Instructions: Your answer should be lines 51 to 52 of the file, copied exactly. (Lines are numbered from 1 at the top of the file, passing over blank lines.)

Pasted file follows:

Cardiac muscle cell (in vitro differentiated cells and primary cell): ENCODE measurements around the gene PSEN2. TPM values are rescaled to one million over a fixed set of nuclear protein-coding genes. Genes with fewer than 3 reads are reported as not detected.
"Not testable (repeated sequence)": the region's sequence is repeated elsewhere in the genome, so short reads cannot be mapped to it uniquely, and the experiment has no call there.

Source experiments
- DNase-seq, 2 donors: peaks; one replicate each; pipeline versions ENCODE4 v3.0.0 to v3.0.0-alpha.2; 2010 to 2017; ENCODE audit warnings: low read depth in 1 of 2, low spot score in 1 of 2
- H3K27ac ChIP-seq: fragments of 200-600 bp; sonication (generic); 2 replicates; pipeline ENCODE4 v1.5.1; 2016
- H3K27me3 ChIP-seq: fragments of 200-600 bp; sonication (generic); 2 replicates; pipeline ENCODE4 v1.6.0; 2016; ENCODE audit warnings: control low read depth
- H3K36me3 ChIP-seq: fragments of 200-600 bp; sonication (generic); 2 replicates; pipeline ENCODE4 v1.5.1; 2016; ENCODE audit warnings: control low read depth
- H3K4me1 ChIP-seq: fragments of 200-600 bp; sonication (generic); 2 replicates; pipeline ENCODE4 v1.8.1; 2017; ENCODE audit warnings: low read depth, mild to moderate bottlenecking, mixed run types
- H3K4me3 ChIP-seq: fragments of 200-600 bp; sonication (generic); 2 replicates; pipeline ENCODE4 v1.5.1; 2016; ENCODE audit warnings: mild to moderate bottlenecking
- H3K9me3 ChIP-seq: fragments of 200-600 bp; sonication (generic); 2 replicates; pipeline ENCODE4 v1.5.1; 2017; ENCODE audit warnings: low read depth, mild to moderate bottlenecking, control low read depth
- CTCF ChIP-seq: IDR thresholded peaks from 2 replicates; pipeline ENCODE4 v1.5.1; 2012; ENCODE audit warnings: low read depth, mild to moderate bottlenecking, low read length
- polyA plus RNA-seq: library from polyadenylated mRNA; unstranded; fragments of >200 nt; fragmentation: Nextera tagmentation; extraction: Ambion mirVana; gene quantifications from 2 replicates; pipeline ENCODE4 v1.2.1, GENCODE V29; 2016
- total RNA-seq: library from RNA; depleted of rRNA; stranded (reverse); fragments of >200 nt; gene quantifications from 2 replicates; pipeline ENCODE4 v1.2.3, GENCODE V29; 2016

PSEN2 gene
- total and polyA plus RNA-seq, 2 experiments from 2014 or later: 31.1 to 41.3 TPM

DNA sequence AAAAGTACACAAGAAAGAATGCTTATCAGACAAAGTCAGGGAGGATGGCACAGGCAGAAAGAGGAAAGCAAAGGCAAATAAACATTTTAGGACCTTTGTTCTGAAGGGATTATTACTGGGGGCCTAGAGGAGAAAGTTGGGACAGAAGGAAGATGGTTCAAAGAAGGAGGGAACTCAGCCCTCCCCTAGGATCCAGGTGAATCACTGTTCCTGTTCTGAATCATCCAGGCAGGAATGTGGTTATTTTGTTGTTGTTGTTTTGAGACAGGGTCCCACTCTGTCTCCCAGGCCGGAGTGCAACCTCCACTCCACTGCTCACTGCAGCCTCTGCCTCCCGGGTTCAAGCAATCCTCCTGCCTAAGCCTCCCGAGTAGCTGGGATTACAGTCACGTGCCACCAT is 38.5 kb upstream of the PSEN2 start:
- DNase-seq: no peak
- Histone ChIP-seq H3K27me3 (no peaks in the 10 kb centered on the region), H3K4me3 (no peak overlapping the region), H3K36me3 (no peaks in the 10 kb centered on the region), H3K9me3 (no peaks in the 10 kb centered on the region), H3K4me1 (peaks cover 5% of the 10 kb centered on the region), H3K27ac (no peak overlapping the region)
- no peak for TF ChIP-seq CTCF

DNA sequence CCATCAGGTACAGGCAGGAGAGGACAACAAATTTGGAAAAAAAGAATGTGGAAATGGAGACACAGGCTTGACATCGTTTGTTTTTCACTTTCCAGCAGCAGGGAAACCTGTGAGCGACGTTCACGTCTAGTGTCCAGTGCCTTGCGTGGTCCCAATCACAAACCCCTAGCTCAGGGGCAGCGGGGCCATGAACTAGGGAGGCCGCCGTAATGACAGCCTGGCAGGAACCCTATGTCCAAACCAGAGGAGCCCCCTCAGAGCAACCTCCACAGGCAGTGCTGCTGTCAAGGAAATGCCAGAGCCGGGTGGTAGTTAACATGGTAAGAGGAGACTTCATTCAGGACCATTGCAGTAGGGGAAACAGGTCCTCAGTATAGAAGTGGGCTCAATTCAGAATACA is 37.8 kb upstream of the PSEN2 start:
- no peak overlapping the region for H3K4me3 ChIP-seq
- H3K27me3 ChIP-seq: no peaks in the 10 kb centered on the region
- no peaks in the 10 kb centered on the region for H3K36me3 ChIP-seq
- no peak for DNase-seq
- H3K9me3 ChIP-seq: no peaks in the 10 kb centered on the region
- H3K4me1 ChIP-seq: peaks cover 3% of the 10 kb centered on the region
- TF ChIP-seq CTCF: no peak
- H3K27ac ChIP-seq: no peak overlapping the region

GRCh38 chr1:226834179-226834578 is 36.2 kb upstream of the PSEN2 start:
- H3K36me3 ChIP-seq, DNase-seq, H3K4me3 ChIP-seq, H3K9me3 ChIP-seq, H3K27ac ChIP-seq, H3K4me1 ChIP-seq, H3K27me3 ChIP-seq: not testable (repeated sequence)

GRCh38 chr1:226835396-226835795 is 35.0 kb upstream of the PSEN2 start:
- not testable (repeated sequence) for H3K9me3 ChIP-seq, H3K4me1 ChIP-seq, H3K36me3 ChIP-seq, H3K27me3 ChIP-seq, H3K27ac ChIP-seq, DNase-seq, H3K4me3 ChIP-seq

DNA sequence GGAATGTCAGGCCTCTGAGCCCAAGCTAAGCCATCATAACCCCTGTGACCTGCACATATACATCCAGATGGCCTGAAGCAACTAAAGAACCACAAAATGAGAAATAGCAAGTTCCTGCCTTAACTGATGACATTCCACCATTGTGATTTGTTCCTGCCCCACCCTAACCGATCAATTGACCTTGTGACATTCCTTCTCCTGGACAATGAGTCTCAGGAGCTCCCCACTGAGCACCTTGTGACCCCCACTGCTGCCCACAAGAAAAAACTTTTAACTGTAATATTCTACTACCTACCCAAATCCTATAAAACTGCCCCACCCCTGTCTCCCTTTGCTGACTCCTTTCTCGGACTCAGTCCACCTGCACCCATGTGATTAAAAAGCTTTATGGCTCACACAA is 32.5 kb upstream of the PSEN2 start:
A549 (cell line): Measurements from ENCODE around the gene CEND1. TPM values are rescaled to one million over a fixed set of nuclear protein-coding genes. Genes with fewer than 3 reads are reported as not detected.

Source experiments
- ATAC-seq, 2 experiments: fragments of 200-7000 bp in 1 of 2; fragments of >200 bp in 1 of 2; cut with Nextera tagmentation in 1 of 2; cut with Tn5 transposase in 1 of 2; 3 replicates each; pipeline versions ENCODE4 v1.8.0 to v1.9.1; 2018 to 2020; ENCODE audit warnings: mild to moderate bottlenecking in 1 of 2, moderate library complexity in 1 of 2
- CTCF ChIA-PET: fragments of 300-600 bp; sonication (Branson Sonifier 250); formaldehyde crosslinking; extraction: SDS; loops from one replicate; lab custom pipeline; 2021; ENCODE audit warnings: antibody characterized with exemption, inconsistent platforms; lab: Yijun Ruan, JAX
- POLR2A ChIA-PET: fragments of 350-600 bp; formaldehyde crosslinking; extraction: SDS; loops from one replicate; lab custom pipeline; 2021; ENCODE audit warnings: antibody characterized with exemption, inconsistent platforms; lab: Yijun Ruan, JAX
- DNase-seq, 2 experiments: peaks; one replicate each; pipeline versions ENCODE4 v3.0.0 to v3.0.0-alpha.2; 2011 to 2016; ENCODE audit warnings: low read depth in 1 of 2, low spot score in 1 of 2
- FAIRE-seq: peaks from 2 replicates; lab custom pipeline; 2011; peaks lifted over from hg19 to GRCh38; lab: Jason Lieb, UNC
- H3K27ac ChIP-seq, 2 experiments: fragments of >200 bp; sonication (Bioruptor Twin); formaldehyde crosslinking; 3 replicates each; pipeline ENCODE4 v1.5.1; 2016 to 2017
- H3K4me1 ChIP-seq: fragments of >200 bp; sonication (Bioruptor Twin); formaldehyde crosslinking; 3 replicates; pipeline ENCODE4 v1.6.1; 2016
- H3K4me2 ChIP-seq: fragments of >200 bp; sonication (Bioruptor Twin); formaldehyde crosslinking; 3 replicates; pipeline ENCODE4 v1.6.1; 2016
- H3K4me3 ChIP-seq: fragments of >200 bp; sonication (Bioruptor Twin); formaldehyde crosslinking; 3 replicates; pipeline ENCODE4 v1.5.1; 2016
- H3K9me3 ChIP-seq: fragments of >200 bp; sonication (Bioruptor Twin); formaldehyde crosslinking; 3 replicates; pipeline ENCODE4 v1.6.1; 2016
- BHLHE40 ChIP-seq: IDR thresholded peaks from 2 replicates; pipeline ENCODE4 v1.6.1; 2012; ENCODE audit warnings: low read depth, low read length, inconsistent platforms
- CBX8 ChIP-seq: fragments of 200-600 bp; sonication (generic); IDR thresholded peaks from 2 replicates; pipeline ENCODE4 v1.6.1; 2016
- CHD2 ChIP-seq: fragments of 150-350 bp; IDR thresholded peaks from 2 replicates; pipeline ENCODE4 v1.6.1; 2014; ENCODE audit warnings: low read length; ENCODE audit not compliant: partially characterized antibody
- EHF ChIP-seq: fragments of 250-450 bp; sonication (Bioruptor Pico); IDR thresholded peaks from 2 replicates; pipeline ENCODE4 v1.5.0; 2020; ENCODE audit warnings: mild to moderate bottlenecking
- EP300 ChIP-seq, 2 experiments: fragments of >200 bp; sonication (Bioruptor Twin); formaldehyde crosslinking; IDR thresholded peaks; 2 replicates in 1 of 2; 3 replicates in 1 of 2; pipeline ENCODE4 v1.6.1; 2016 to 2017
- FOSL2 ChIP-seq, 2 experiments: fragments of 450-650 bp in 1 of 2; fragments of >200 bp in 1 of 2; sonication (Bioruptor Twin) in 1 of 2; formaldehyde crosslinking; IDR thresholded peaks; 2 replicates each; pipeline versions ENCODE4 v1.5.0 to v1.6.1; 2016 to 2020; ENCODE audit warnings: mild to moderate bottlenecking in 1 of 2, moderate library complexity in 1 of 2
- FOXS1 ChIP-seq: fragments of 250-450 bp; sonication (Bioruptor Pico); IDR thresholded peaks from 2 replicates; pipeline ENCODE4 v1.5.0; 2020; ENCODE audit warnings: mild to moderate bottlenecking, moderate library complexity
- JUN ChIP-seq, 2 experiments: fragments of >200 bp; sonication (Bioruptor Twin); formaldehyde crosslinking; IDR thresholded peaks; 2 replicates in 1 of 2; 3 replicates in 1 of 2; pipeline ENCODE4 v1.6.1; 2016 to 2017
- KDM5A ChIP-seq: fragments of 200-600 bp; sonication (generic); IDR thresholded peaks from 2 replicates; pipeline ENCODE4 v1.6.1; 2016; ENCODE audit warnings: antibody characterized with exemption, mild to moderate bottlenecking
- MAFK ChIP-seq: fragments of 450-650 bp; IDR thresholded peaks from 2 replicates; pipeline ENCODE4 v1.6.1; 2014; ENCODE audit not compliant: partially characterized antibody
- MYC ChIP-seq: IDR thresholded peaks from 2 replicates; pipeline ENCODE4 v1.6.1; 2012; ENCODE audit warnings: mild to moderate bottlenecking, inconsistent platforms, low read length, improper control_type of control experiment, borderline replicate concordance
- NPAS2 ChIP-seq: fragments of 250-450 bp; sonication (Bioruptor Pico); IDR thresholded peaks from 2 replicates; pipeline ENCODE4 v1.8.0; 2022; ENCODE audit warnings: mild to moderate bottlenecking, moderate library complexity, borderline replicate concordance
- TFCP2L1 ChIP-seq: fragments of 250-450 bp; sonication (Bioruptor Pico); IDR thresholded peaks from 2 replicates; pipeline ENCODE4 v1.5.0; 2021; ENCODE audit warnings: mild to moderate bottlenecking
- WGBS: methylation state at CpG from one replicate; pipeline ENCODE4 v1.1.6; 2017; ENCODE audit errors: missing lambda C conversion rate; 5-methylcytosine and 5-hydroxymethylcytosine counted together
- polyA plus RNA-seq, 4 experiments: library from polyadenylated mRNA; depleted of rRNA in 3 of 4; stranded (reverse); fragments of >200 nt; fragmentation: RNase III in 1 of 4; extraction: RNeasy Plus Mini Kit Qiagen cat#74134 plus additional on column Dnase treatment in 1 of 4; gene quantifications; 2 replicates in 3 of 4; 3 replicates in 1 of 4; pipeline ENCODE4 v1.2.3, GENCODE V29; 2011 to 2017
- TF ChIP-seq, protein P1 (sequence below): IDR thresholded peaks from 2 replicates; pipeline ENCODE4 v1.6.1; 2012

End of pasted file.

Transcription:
- FOSL2 ChIP-seq, 2 experiments: fragments of 450-650 bp in 1 of 2; fragments of >200 bp in 1 of 2; sonication (Bioruptor Twin) in 1 of 2; formaldehyde crosslinking; IDR thresholded peaks; 2 replicates each; pipeline versions ENCODE4 v1.5.0 to v1.6.1; 2016 to 2020; ENCODE audit warnings: mild to moderate bottlenecking in 1 of 2, moderate library complexity in 1 of 2
- FOXS1 ChIP-seq: fragments of 250-450 bp; sonication (Bioruptor Pico); IDR thresholded peaks from 2 replicates; pipeline ENCODE4 v1.5.0; 2020; ENCODE audit warnings: mild to moderate bottlenecking, moderate library complexity